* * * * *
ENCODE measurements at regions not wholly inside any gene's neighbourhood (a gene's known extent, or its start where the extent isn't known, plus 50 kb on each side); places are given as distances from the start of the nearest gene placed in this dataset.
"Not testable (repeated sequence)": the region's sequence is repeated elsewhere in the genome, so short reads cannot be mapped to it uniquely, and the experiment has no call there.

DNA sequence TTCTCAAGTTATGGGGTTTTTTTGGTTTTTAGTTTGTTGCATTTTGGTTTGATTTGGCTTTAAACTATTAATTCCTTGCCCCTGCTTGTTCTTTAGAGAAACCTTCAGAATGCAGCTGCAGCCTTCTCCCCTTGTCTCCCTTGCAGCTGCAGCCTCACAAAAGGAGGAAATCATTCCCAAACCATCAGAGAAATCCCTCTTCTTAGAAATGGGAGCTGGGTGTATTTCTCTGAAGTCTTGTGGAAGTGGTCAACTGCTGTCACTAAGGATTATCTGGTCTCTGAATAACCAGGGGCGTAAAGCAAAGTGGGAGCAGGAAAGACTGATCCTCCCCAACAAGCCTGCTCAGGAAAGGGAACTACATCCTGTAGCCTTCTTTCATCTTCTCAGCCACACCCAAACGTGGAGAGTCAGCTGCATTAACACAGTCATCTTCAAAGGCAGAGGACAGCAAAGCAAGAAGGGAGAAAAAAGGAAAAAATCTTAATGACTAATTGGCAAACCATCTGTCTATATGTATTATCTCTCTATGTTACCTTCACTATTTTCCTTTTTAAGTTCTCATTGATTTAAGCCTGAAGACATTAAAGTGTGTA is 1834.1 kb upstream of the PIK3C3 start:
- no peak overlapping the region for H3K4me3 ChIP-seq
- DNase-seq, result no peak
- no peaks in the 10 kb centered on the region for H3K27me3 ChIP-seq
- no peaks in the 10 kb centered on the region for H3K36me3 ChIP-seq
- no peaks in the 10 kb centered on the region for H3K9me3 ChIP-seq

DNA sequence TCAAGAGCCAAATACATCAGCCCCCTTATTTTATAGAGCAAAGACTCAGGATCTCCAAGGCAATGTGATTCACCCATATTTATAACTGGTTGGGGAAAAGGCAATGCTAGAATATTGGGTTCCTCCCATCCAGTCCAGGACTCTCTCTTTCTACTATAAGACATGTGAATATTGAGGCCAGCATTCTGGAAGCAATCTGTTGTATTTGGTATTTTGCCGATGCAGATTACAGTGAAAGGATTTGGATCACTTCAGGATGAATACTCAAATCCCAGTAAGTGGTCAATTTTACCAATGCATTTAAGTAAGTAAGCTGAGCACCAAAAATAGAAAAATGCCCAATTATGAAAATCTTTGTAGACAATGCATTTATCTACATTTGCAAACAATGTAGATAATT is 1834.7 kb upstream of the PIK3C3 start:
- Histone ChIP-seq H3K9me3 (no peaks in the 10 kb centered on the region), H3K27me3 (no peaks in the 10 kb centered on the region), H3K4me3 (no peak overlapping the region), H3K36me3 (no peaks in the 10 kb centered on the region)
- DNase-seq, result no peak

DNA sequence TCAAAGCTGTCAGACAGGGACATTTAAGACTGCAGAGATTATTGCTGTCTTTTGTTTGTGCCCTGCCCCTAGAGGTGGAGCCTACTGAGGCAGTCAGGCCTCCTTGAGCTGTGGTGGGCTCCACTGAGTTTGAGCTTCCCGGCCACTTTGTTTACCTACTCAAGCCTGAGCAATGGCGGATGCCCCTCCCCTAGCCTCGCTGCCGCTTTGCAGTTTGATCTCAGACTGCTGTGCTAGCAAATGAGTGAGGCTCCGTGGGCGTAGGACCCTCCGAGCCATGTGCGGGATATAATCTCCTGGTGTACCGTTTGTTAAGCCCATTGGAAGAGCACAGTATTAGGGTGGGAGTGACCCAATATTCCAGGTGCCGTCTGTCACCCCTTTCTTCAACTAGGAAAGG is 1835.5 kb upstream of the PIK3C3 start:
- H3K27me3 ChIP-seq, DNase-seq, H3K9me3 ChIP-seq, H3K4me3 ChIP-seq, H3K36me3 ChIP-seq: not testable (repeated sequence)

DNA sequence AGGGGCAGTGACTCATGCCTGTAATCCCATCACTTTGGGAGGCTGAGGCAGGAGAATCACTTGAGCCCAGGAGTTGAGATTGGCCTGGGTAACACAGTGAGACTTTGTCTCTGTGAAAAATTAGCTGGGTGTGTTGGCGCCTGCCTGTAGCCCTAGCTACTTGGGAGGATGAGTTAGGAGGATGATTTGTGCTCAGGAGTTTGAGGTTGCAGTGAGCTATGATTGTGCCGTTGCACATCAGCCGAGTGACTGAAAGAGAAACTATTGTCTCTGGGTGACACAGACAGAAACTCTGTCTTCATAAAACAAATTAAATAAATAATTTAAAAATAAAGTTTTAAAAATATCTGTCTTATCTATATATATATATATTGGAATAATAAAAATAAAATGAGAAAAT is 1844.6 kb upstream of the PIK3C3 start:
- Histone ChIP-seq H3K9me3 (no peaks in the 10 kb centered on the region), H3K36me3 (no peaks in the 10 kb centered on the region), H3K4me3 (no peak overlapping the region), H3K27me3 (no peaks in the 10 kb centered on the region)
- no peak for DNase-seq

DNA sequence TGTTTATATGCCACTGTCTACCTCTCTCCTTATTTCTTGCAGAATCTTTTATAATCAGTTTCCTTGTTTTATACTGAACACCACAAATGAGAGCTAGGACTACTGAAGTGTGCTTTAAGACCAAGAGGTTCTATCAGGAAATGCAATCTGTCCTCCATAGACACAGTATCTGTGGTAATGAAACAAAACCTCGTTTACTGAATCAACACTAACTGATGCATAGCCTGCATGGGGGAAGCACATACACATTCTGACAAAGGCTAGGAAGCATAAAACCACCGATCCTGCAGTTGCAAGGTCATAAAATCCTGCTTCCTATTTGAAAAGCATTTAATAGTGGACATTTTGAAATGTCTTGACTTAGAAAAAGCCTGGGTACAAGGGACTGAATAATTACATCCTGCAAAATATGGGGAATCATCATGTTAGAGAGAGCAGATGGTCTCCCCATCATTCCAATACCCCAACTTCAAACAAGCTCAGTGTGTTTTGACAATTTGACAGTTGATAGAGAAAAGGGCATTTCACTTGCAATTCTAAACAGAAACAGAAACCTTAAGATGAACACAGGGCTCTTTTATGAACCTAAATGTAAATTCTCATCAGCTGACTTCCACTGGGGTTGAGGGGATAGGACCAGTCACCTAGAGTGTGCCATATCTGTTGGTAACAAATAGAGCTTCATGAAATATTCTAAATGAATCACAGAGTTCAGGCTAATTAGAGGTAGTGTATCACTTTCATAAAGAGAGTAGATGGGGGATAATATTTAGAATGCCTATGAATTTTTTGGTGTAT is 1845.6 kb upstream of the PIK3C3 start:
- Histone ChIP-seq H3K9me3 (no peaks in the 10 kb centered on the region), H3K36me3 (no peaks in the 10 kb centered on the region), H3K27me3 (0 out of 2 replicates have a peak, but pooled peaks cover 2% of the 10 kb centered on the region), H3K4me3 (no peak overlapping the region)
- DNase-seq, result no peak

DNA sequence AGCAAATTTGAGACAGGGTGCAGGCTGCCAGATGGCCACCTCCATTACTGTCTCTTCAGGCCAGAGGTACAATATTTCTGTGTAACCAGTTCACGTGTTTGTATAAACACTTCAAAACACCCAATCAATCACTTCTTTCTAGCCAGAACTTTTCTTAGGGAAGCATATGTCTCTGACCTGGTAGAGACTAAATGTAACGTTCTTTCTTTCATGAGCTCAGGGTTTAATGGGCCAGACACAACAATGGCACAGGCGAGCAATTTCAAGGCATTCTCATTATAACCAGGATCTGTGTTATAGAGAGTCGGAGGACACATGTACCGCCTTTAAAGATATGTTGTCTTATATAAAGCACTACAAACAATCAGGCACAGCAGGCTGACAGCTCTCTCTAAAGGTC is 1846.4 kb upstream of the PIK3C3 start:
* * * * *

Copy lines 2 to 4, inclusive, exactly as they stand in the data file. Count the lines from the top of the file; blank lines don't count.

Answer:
"Not testable (repeated sequence)": the region's sequence is repeated elsewhere in the genome, so short reads cannot be mapped to it uniquely, and the experiment has no call there.

DNA sequence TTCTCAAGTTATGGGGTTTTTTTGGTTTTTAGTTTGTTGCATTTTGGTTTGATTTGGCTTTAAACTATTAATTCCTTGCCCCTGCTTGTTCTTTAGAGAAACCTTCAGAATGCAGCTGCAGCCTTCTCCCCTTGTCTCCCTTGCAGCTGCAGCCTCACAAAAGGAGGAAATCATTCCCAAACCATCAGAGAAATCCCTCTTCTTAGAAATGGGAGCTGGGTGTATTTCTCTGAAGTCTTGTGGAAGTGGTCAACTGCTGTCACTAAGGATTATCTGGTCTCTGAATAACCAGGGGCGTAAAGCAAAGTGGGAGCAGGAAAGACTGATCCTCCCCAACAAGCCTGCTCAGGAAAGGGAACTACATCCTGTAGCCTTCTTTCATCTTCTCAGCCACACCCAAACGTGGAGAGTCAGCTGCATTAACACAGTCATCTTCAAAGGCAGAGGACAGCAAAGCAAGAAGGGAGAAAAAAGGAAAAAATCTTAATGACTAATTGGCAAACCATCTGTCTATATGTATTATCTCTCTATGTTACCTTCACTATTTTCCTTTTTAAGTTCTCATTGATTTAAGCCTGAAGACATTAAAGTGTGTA is 1834.1 kb upstream of the PIK3C3 start:
- no peak overlapping the region for H3K4me3 ChIP-seq